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Let's say I have a class which I plan to directly expose as an instantiatable class to the programmer:

class Base
{
public:
    Base(std::string text) : m_text(std::move(text)) {}
private:
    std::string m_text;
};

So far so good. No need for a rvalue-constructor here. Now, at some point in the future, I decide to extend Base:

class Derived : public Base
{
public:
    Derived(const std::string &text) : Base(text) {}
};

This bugs me: I can't take the string by value in Derived because that's what Base is already doing - I'd end up with 2 copies and 1 move. The const-reference constructor here also performs an unnecessary copy on rvalues.

The question: how do I copy + move only once (like the simple constructor in Base did) without adding more constructors?

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4  
Why can't you say Derived(std::string x) : Base(std::move(x)) { }? Or just inherit the base constructor? –  Kerrek SB May 23 '13 at 19:52
1  
@KerrekSB put the inheriting constructors in an answer, it deserves an upvote. –  Seth Carnegie May 23 '13 at 19:54

3 Answers 3

up vote 7 down vote accepted

You can't copy and move only once, unless you change the design of your classes and turn their constructors into (possibly SFINAE-constrained) templated forwarding constructors (Yakk's answer shows how).

While doing that would make it possible to perform just one move and no copy when rvalues are provided, and one copy and no moves when lvalues are provided, it is an overkill in most situations.

As an alternative to the template-based forwarding constructors, you could provide two constructors, both in your base class and in your derived class: one for rvalue references and one for lvalue references to const. But again, that's an unnecessary complication in most scenarios (and doesn't scale well when the number of arguments increases, since the number of required constructors would increase exponentially).

Moving an std::string is as fast as copying a pointer and an integer (ignoring SSO optimization here), and you should not bother about it unless you have real evidence that this is a bottleneck that prevents your application from meeting its performance requirements (hard to believe).

Therefore, just let your Derived constructor take its argument by value unconditionally, and move it when passing it to the base class's constructor:

class Derived : public Base
{
public:
    Derived(std::string text) : Base(std::move(text)) { }
};

Another option, in case you want (or accept) Derive to inherit all of Base's constructors, is to exploit C++11's inherited constructors like so:

class Derived : public Base
{
public:
    using Base::Base;
//  ^^^^^^^^^^^^^^^^^
};
share|improve this answer
    
I'm running VS2012 so using is not an option. :-) I thought that the compiler won't generate a move constructor when you define your own constructor so that the above move - in this case - would just call the provided constructor (which means 2 copies)? –  shorke May 23 '13 at 20:12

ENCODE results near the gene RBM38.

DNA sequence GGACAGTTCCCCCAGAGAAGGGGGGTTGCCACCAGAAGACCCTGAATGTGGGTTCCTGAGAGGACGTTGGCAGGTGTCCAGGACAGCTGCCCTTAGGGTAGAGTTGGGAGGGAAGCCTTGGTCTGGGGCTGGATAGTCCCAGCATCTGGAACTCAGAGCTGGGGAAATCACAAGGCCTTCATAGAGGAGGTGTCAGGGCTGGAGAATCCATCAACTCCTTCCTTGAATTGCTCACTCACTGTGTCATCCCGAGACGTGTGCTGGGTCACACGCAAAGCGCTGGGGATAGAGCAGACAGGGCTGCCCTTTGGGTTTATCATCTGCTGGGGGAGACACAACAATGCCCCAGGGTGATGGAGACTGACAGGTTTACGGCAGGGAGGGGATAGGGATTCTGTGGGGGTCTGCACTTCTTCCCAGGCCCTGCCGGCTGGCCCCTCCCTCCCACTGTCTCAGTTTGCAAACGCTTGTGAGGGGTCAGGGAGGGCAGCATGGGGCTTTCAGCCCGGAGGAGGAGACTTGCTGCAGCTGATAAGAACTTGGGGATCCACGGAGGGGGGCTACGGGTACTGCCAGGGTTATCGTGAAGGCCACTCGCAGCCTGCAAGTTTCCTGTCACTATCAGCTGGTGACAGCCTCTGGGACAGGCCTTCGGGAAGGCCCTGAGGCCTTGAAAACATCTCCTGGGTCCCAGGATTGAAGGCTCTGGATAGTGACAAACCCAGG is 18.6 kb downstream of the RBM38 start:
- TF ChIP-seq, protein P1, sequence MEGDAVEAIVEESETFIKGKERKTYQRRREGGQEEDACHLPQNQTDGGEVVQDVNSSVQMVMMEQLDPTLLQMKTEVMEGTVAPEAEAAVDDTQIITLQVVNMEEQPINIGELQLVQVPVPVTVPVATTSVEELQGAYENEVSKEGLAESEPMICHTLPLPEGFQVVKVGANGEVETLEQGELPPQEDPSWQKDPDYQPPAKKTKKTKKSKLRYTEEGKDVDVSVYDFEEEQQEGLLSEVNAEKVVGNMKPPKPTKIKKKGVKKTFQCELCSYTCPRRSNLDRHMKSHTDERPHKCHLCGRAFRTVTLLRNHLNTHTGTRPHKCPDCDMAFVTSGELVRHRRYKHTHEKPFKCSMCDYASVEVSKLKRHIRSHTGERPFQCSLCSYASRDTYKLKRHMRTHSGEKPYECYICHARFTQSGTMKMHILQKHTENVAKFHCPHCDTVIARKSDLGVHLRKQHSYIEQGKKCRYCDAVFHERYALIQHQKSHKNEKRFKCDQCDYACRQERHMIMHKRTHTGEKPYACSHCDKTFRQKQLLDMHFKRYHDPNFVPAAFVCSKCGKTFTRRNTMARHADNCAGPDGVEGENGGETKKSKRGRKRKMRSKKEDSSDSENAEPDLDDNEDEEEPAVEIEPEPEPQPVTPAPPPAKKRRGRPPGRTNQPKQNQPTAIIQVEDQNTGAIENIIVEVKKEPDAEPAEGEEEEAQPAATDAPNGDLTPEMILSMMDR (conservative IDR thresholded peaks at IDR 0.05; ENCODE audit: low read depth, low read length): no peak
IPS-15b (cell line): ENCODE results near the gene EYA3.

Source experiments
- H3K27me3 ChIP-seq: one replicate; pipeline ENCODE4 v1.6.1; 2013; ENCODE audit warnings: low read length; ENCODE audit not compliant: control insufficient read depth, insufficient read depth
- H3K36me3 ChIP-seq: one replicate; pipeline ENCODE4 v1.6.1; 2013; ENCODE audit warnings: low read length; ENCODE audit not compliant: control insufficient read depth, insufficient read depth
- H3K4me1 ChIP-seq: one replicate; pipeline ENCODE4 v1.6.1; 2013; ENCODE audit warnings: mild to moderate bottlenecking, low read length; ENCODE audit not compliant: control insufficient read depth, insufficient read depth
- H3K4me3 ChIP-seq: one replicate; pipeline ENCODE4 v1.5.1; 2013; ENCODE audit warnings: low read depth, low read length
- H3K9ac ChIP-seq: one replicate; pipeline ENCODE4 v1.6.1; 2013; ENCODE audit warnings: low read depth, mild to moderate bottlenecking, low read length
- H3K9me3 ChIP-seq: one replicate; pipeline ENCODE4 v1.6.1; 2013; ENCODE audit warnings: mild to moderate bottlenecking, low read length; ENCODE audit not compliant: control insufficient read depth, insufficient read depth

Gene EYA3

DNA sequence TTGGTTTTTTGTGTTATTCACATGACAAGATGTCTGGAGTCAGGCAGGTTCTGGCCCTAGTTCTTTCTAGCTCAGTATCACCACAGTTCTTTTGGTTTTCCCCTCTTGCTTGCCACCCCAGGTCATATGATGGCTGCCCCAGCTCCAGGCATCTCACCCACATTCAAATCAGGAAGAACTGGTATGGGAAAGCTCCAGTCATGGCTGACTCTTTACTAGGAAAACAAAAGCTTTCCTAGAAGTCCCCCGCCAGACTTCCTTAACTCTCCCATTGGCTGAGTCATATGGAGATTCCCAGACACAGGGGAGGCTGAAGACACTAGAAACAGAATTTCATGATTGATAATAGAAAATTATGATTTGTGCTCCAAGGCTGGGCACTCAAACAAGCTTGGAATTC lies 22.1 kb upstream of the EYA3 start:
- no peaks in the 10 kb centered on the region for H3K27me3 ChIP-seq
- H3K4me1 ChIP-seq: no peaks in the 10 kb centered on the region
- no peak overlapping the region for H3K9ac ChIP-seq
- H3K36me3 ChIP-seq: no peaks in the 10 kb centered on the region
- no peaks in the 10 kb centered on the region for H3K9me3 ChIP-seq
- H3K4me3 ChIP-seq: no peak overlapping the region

1  
@user2414893: According to the Standard, the compiler should generate the move constructor implicitly even if you define a regular constructor. It should not generate one if you define a copy constructor or a destructor (etc., this is a simplification). However, somehow MS is not keen on following the Standard, and it won't ever generate a move constructor implicitly. If you wan't it, you have to provide it. This said, I do not see how this applies to the example in your question. I thought you were talking about constructing a Derived, and moving a string, not about moving a Derived.. –  Andy Prowl May 23 '13 at 20:15
    
@user2414893 I dunno if VS2012 counts as C++11. ;) –  Yakk May 23 '13 at 20:20
    
Hey now, that was uncalled for! :-D Back to topic: Derived a("A"); constructs std::string("A"), invokes Derived::Derived (first copy) and then Base::Base (second copy) + move in Base::Base (2 copies, 1 move) [assuming there is no implicit move constructor]. –  shorke May 23 '13 at 20:24
1  
@user2414893: If you're talking about my example, that's just one move (when initializing Derived::Derived's parameter from the temporary string) plus one move (when passing that parameter to Base::Base) plus one move (when moving that into the data member). So 3 moves, no copy. –  Andy Prowl May 23 '13 at 20:28

Perfect forwarding with a SFINAE constructor:

class Derived : public Base
{
public:
  template<
    typename T,
    typename=typename std::enable_if<
      std::is_constructible<std::string, T&&>::value
    >::type
  >
  Derived(T&& text) : Base(std::forward<T>(text)) {}
};

A downside (beyond the insanity of the above construct) is that this will participate in overload resolution to an overly greedy degree: it is a nearly perfect match for any argument that can be converted to a std::string. So if you had another constructor that took a char const* it might be ignored if you passed in a char const* variable, because T&& might match better.

And woe betide you if your Derived or Base has an operator std::string...

share|improve this answer

Change Derived to the following:

class Derived : public Base
{
public:
    using Base::Base;
};

Now Derived inherits the constructors from Base.

See Forwarding all constructors in C++0x for some more info.

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